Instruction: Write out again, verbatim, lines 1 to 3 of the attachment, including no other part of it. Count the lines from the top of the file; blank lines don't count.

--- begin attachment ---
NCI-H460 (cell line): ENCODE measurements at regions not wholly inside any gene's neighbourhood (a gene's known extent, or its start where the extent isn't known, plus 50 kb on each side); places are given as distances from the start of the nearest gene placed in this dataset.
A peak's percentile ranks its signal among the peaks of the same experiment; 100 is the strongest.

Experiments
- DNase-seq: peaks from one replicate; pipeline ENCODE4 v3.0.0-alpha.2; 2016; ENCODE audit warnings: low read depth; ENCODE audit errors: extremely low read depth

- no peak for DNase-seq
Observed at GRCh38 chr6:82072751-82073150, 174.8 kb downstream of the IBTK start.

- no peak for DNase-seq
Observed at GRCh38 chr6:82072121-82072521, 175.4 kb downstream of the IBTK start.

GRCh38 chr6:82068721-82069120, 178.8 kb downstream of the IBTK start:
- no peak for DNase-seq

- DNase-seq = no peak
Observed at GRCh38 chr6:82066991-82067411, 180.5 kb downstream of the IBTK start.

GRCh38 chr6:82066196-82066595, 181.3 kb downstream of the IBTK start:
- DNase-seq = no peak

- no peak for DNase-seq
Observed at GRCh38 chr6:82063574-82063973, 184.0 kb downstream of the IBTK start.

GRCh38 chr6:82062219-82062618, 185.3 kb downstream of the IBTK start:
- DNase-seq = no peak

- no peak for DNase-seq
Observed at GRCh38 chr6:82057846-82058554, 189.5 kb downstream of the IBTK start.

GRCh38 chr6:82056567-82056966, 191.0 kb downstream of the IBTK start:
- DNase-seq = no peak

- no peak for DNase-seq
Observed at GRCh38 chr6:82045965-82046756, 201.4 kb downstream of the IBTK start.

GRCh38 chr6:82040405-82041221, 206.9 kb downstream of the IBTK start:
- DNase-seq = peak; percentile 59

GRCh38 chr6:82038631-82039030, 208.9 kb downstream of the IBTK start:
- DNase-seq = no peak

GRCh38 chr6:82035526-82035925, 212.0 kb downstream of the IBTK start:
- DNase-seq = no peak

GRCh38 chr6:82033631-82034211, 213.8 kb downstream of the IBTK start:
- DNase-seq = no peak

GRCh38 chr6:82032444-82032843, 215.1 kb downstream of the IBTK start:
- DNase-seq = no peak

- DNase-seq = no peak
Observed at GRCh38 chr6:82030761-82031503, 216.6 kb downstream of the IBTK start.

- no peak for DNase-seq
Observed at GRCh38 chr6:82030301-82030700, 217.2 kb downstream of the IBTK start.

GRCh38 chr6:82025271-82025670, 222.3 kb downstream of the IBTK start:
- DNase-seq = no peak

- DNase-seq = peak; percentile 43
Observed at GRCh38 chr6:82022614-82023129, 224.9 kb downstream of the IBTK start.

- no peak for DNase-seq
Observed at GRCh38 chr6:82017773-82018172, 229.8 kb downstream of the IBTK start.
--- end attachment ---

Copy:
NCI-H460 (cell line): ENCODE measurements at regions not wholly inside any gene's neighbourhood (a gene's known extent, or its start where the extent isn't known, plus 50 kb on each side); places are given as distances from the start of the nearest gene placed in this dataset.
A peak's percentile ranks its signal among the peaks of the same experiment; 100 is the strongest.

Experiments